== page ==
My first career was in biochemistry. In 1999 I worked in a cancer lab at Sloan Kettering in NYC slicing frozen melanonas with a tool akin to a deli slicer. For my Senior Thesis at Williams College in 2001-2, I implanted rats with blood-pressure measuring telemeters in an attempt to study the relationship between caloric intake and blood pressure. Finding that it was I, not the sprague-dawleys in the experiments, who had become a lab rat, I decided I should find an intellectual job where I could work outside. I thought the Middle East was likely to be a growth field. In retrospect, I might have picked China. Either way, I didn’t realize I was substituting the lab for the library.
Since that fateful life decision in 2002, I’ve lived and worked in Egypt, Iraq, Libya, Morocco, Lebanon, Oman, and Syria (where I was a Fulbright Fellow). As I’ve grown fond of saying: I’ve been at three stonings, two car bombings, and have been kidnapped once. That plus the fact that I have probably spent over a year of my life chatting with taxi drivers in Arabic has hopefully given me a different perspective from most academics from which to analyze the region. In 2010, I had my first 9-6 office job as Program Manager at a DC-based trade association seeking to promote US-Libya commercial and diplomatic ties.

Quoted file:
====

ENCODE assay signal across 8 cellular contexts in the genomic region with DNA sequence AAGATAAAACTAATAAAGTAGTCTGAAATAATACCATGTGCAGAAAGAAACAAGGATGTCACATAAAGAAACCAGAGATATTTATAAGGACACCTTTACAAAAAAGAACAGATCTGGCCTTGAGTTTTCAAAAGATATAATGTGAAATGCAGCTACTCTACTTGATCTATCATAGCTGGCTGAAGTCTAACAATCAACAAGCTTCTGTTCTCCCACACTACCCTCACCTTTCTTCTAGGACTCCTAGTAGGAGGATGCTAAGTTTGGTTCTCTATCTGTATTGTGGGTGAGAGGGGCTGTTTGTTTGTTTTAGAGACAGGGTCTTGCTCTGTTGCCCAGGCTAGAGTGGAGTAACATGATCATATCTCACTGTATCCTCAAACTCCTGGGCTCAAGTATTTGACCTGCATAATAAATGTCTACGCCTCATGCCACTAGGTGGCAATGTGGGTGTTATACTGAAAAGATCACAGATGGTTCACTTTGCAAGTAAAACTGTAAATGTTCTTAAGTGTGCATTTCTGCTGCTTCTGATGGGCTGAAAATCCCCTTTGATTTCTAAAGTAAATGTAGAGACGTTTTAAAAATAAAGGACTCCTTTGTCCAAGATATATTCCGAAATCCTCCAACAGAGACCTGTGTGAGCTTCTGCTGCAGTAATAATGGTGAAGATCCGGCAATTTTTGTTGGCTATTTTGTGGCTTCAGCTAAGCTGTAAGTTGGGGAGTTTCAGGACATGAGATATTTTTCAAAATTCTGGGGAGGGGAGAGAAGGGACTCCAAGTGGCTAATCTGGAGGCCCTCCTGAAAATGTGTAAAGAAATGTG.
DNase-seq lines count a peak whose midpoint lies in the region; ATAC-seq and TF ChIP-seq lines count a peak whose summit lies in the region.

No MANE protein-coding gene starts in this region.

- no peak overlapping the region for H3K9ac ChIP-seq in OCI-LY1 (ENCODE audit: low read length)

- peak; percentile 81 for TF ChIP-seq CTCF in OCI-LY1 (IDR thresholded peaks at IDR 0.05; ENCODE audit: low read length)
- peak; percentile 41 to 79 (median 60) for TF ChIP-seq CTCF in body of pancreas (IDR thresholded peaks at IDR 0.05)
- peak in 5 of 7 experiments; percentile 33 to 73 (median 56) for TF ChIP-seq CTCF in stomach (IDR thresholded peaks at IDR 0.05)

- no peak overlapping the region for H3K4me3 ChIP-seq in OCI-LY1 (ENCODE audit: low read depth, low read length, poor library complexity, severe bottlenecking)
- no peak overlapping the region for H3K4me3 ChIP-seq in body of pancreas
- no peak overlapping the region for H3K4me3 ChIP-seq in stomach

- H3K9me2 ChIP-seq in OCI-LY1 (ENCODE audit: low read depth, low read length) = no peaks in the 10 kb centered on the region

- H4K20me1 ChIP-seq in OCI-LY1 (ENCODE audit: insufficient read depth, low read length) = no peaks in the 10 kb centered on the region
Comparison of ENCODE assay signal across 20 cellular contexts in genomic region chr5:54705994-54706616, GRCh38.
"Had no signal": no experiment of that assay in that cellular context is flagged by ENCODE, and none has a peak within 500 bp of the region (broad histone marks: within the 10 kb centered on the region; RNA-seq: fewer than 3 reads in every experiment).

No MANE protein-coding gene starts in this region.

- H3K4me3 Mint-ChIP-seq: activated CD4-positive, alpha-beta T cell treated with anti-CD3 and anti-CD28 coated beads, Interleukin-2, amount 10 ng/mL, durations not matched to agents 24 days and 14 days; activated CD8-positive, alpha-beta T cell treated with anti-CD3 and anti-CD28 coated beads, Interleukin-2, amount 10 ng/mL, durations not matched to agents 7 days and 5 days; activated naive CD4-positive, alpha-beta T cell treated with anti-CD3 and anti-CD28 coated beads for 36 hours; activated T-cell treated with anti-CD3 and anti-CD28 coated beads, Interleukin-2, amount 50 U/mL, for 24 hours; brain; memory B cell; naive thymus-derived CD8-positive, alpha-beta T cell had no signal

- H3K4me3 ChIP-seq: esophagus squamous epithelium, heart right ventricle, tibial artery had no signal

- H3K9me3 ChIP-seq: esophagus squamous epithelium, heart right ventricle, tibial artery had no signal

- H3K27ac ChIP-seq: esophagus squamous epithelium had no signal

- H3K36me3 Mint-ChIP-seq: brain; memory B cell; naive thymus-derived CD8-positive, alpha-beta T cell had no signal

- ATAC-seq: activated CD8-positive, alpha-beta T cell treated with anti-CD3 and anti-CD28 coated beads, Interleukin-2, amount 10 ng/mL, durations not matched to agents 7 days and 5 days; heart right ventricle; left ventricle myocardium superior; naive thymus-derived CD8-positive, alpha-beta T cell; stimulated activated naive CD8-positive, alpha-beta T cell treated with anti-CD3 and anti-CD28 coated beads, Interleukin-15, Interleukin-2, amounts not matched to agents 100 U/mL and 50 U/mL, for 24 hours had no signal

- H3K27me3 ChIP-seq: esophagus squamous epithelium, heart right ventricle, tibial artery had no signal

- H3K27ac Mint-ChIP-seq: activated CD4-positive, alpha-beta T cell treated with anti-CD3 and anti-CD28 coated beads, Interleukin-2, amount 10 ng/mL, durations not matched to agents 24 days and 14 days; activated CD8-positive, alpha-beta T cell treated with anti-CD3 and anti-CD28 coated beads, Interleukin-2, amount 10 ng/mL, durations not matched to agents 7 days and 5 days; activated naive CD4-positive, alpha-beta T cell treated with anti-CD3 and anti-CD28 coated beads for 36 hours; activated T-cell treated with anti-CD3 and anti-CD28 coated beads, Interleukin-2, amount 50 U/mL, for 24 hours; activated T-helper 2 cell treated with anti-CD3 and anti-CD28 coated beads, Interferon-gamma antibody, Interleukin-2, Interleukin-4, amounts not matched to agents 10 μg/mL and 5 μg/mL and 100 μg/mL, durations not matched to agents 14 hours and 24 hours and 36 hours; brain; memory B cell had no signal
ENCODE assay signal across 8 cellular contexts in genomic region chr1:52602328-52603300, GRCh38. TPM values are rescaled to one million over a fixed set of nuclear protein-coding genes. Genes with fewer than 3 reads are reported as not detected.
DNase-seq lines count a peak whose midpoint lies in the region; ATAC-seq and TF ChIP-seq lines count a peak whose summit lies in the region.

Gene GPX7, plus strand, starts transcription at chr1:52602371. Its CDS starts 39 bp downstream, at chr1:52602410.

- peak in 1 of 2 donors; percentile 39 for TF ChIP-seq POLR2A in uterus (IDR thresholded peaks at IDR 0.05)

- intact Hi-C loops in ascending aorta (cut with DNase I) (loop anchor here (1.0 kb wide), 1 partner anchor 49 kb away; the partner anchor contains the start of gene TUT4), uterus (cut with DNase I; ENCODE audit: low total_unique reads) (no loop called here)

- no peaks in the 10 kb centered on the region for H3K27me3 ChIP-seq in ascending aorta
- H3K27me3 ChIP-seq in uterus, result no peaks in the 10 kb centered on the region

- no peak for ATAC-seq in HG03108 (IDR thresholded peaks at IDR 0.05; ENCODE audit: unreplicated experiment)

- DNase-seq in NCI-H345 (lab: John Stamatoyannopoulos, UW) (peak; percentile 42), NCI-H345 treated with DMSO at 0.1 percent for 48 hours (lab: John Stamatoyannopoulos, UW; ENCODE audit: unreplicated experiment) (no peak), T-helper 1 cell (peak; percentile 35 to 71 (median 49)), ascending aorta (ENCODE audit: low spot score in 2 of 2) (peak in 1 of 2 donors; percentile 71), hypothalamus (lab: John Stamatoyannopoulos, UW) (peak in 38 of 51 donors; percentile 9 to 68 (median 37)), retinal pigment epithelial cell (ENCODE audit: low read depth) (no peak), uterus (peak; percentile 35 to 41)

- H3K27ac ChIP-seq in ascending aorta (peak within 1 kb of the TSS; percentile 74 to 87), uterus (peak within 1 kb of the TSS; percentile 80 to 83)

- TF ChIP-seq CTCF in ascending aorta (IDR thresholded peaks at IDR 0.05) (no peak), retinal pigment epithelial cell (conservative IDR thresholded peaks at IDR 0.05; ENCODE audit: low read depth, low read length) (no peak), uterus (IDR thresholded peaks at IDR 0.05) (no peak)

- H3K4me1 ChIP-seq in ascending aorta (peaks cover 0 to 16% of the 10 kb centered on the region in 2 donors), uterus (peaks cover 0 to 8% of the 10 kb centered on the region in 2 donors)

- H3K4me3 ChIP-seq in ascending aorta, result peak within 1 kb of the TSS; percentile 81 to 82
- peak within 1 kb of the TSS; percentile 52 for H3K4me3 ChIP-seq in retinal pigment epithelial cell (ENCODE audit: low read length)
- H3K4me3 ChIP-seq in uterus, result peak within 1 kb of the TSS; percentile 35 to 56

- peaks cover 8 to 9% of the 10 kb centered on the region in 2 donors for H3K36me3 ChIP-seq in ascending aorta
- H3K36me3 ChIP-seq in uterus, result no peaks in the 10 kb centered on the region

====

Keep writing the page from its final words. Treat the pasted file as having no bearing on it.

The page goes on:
Now, I have a Master’s degree in Middle Eastern History from Oxford (my thesis was on Libya during the British Military Administration period in the 1940s) and am currently enrolled in a PhD program at Cambridge. In addition, to my phd research and my editorial journalism, I advocate for certain policies towards Libya while trying to bring a balanced analyses onto the desks of policy makers and CEOs.